layer is assumed to be a homogeneous and linear elastic medium obeying the generalized orthotropy constitutive law[17] with one of the orthotropic directions parallel to its thickness

Coupling Finite Element Method of Composite Laminate Beams

1713

direction. The laminates consist of plies with rectangular cross-section having thickness h and
width b = 16h. The material properties of individual layer in the principal material coordinates
are taken to be E1 = 137.9 GPa, E2 = E3 = 14.5 GPa, G12 = G31 = G23 = 5.99 GPa, and
12 = 23 = 31 = 0.21. Conventional 20-noded quadratic iso-parametric brick elements were
used. The nite element meshes used are shown in Fig.4.

Fig.3

Geometry and lamination scheme of the (45 / 45 )s composite laminate analysed

Fig.4

Finite element meshes used for the composite


laminate beam analyses

Being an elastic body, the constitutive relationship relating the axial extension strain (z ),
bending curvatures (x , y ), and twisting curvature (z ) to the resultant axial force (Fz ),
bending moments (Mx , My ), and twisting moment (Mz ) may be expressed in the general form:

k11
k21

k31
k41

k12
k22
k32
k42

k13
k23
k33
k43


k14
z
Fz

k24
x = M x ,
k34 y My
k44
z
Mz

(14)

where k is symmetric based upon reciprocity.


To use the present method, the loading can be realised by explicitly specifying set of values
of (z , x , y , z ). Any four sets of linearly independent solutions, for example, pure extension
deformation (Fz = 0, x = y = z = 0), pure bending deformations (x = 0, Fz = y = z =
0) and (y = 0, Fz = x = z = 0), and pure torsion deformation (z = 0, Fz = x = y = 0)
may be performed to derive all of the stiness constants kij , i, j = 1, , 4. In practice, these
four fundamental deformation modes themselves are of primary interest. After the derivation
of all of the stiness constants, in the case that Mx , My , Mz and z are primarily known values,
the values of Fz , x , y , z can be derived from Eq.(14).
The stiness matrix predicted by the present analysis for the composite beam with dimen-

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JIANG Wen-guang and John L. Henshall

sions of b = 16h = 16 mm is given as

1287 kN
0.000 Nm 0.000 Nm
0.000 Nm
2
2
0.000 Nm
1.701
Nm
0.000
Nm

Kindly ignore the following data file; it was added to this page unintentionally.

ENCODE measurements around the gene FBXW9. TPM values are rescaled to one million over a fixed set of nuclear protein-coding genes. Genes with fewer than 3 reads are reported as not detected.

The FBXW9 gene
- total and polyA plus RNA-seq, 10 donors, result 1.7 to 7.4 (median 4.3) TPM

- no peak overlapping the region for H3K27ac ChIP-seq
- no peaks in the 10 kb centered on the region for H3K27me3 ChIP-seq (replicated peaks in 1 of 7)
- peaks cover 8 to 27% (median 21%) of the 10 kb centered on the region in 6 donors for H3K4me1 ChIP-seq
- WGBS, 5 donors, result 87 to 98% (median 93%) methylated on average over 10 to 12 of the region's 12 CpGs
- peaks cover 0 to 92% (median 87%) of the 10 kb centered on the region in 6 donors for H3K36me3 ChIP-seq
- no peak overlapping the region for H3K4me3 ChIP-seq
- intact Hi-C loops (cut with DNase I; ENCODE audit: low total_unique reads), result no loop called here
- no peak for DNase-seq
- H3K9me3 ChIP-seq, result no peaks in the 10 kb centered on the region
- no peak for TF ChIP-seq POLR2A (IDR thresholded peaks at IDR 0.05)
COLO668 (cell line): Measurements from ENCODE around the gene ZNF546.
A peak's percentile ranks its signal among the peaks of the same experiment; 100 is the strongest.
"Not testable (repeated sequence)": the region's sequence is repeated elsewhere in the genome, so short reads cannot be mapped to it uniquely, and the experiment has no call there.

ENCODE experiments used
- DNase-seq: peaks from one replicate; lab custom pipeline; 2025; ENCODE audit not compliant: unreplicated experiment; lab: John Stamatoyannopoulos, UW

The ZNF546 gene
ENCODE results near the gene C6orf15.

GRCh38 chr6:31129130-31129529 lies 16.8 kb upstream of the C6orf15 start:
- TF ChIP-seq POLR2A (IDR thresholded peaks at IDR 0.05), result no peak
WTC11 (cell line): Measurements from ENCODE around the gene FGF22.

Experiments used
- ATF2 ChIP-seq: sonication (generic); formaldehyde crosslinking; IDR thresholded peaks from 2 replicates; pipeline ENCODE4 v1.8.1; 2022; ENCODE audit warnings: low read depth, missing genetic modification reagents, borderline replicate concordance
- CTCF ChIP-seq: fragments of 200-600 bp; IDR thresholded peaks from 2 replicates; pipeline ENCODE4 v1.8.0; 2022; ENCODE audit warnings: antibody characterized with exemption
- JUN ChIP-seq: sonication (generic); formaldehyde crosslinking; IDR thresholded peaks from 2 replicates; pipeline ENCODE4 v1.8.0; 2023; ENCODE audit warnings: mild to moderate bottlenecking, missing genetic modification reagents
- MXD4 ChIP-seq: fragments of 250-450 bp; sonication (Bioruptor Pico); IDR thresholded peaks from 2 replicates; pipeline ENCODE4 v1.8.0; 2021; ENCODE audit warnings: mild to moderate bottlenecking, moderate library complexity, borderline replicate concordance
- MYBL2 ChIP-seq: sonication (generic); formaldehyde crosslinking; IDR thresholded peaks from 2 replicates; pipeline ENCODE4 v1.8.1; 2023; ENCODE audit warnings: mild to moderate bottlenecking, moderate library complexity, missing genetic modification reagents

0.723
Nm2
k=
2
2
0.000 Nm
0.000 Nm 26.49 Nm
0.000 Nm2
2
2
0.000 Nm 0.723 Nm 0.000 Nm
5.596 Nm2

(15)

It is worth noting that the relative discrepancy of the stiness coecients between the two
sets of results predicted using a ne mesh and coarse mesh is well below 0.1 percent, and the
symmetric relationship kij = kji is very precisely satised. The o-diagonal non-zero values
k24 = k42 = 0.723 Nm2 indicate that coupling exists between bending about the x axis and
torsion about the z-axis.
The stress elds over the beam cross-section predicted using the ne mesh are depicted in
Figs.58, respectively, for the pure extension, pure bending about the x- and y-axes, and the
pure twisting loading cases.

Fig.5

Fig.6

Stress eld for the (45 /45 )s laminate beam under pure extension (Fz = 0, x =
y = z = 0)

Stress eld for the (45 / 45 )s laminate beam under pure bending deformation about
the x-axis (x = 0, Fz = y = z = 0)

Coupling Finite Element Method of Composite Laminate Beams

1715

Fig.7

Stress eld for the (45 / 45 )s laminate beam under pure bending deformation about
the y-axis (y = 0, Fz = x = z = 0)

Fig.8

Stress eld for the (45 / 45 )s laminate beam under pure torsion about the z-axis
(z = 0, z = x = y = 0)

The interlaminar stresses along the interface y = h are shown in Figs.912, and the results
are compared with the solutions of Wang and Choi[6] , Ye[4] and Dav` and Milazzo[3] . Excellent
agreement has been found with the corresponding results from the above authors. It is also
worth noting that the analysis performed using the coarse mesh yielded reasonably accurate
results. Stress singularities can be observed between the contiguous plies in the free edge region
for all of the loading modes addressed above.
The selection of parameters used in the models such as slice thickness h (varying from 0.1%
to 10% of the maximum dimension of the cross-section), arbitrary locations of the reference
node and rotational constraint node n1 , were all extensively tested. The inuences on the
induced torque and stress eld were found to be negligible. This indicates that, as desired, the
model is not sensitive to these parameters.

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Fig.9

JIANG Wen-guang and John L. Henshall

Interlaminar stress distributions along the y = h interface of the laminate under pure extension
(Fz = 0, x = y = z = 0)

Fig.10

Interlaminar stress distributions along the y = h interface of the laminate under pure bending
deformation about the x-axis (x = 0, Fz = y = z = 0)

Fig.11

Interlaminar stress distributions along the y = h interface of the laminate under pure bending
deformation about the y-axis (y = 0, Fz = x = z = 0)

Coupling Finite Element Method of Composite Laminate Beams

Fig.12

1717

Interlaminar stress distributions along the y = h interface of the laminate under pure torsion
about the z-axis (z = 0, Fz = x = y = 0)

Concluding Remarks

The analysis of composite beams subjected to uniform extension, bending and torsion can
be solved by the analysis of only a representative slice sector of the beam. Precise boundary
conditions have been formulated and implemented. The proposed method is conceptually simple
and mathematically rigorous. No extraneous assumptions have been introduced. The method
is straightforwardly applicable to prismatic beams with arbitrary cross-sectional shapes and
material stacking sequences.